I jumped all over Marcy today about money and demanding what she is worth and what is fair. Fords has her booked in Miami for 2 hours for $150 plus travel. That’s $100 for 4 hours travel time. I told her to demand her day rate, $500. She did and got it. She was amazed and thrilled. Well, hell, she deserves it. She has been sold short for too long.
February 18  Wednesday   18th DAY OF TOUR
Marcy made us a delicious breakfast. Sort of a lazy day. I have to do the matinee at 2:30, half an hour is at 2. Show was alright. Marcy saw it for the first time. Said it really stinks. It's just not a good play. Second show went better. I played it a lot looser, enjoyed myself more. Walked home with Richard. Marcy and Lynn were waiting, drinking wine. We had a chat and I read a castigating review of the show in the Miami Herald, the first bad review of my career, but the review was right.
Dennis Brite stopped by my dressing room to say goodbye. He was crushed by the review. I felt so bad, my heart went out to him. He had such great hopes for this play. So he is going back to NYC tonight defeated and rejected. I hope he bounces back. There's a good play in him somewhere.
February 19 Thursday   19th DAY OUT OF TOWN TOUR
Up at 10 am. Marcy left at 6 am for Miami and job. Had breakfast and let maid in. Then I bought some new Travis McGee books and off to a beach spot for 2 ½ hours. Then stopped by old bookstore on my way home. I can never resist a bookstore. Bought 3 books.
Have to take shower to get rid of oil and sand. Then out for lunch. Waited at home reading till 7:45 for Marcy to return. I was getting a little worried, but my gal showed up at the theater at 9 pm all smiles and giggly. I was glad to see her safe and sound.
Show went so so. I'll be glad when it’s over. 3 more performances to go. Home 11 pm. Had spaghetti, then to bed. Both of us were a little tired.
Today was PAYDAY.
February 20 Friday  20ieth DAY OF TOUR OF ENDANGERED SPECIES
Up at 10 am. Breakfast. Off to bank to cash my check, then to Palm Beach Towers pool to meet Richard, Lynn and Bob. Biff Liff and Barbara Rush were also there.
I went to theater early, 1:30 to do laundry, but all the machines were in use. Two shows today, 2:30 and 8:30. After today, only one to go.
Have to call director and Jonathan in NYC tonight to find out when I start rehearsing new show.
After the first show, Marcy and I had dinner. Enchiladas and tacos. Then to see the beautiful Spanish Gardens of the Bradley House for Pina Coladas.
My scenes went well. After show I walked home with Richard.
I called Jonathan in NYC about new show. He said it had been cancelled. Marshall Mason didn’t like it. I am crushed. I'm so disappointed, I can hardly believe it. I was so looking forward to it. Marcy was asleep in bed.
Today is the day of the last show. Marcy and I had breakfast around 11 am, then walked down to the beach and found a hidden place and sunned. I had to leave at 1:40 in order to be at the theater at 2 for half hour.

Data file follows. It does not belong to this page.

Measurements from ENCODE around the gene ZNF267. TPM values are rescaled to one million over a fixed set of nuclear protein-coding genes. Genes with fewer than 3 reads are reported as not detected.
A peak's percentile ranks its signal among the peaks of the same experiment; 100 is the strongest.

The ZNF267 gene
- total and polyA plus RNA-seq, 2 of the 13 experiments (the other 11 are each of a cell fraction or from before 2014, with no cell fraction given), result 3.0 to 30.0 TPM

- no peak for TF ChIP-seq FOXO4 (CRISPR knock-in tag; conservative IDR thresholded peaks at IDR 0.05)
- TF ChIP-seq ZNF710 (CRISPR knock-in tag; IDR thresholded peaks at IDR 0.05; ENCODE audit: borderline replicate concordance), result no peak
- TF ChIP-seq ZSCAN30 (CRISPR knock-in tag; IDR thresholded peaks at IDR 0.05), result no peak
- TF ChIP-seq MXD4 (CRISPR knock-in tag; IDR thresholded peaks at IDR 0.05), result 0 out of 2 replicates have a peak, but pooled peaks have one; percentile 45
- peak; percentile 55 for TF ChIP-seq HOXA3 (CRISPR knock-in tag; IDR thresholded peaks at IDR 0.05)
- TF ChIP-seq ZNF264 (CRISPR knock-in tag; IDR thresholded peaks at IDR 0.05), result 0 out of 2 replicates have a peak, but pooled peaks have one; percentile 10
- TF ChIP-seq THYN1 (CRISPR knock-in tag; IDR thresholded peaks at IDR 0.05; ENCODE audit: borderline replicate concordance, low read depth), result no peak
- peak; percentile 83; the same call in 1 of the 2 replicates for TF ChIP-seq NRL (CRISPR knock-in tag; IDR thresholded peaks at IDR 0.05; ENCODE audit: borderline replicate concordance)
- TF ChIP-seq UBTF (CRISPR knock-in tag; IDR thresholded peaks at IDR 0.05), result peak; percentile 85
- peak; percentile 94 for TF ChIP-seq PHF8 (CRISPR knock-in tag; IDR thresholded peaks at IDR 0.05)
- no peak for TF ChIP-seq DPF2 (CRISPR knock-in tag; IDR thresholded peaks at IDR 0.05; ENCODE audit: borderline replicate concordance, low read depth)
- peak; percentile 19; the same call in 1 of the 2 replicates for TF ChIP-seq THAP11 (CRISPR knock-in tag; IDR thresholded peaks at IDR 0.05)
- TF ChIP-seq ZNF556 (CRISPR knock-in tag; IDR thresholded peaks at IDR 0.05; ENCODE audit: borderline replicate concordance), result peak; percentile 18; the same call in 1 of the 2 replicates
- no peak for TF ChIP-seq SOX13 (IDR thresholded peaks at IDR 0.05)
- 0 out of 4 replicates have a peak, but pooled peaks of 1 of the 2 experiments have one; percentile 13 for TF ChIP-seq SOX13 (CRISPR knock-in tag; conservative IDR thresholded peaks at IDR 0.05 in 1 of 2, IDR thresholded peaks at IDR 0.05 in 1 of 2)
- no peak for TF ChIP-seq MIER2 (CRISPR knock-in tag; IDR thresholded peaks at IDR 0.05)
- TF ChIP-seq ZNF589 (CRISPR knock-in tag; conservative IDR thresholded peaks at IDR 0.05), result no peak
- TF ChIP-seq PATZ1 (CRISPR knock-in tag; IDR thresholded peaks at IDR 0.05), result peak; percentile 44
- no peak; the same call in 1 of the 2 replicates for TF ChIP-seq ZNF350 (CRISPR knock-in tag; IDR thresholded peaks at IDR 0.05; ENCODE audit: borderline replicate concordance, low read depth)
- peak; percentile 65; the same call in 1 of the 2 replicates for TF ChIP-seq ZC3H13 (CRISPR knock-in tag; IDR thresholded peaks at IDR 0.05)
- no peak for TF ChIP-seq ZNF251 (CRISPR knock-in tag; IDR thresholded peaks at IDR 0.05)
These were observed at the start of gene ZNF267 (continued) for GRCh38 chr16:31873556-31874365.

The show went well. I think we are all glad it is over. Marcy watched my scene from back stage and thought I did a lot better. At 4:30 the show came down. I feel a little sad. I'm the only cast member going back to NYC on the Sunday morning flight. Kendall is going to her parents in Fort Lauderdale. Richard Green and Lynn are going to his parents in Miami. Barbara Rush is going to LA, Bob Burgos is going to his mother in Miami.
After the show Marcy and I and walked to our apt. Richard and Lynn came over, and Richard got on the phone and gave his reservation to Marcy so she and I could fly home together tomorrow.
Had a nice dinner at Testas. I had frogs' legs, than we took a midnight stroll on the beach and talked and stopped for a drink. Home to bed at 1am.
Well, it is all over but the flight home.
February 22 Sunday 
Leave for airport 7:20 am. Flight home really rough. Marcy was a nervous wreck. I felt terrible for her. Arrived LaGuardia at 10:30 am. Good to be home. Marcy had waxed the floors before she left. They look terrific. Went over and got Wister. She seemed thrilled to see us home again.
NOTE – Never again will I tour for that little money. I came home owing $150. That is for shit. I can't pay 25% commission when I tour. It's ridiculous. Thank God I was getting residual checks from my commercial.
I have three memories to add about our stay in Palm Beach. The first is that for one show, I waited in Tom's dressing room with him while the audience came in and took their seats. There were speakers in each dressing room so the actors could hear what was happening on stage and didn't miss their cues. The noise coming over that speaker was truly a ROAR from the audience. I felt so bad for poor Tom because he was about to be thrown to the lions in the Coliseum. Tom said he'd never heard an audience make that much noise in his entire career.
My second memory is of attending the show. I was given a seat in the front row next to two elderly people who were very nice and friendly and introduced themselves. Their name was a household name that I could not fail to recognize for an appliance that everyone uses. No wonder they were in the front row. They were fascinated to hear that my husband was a member of the cast. But, best of all, and it still makes me laugh today, the minute the curtain when up, down went the Mister's head onto his chest. He slept through the entire performance. His wife was very apologetic. I hope I was gracious in accepting it.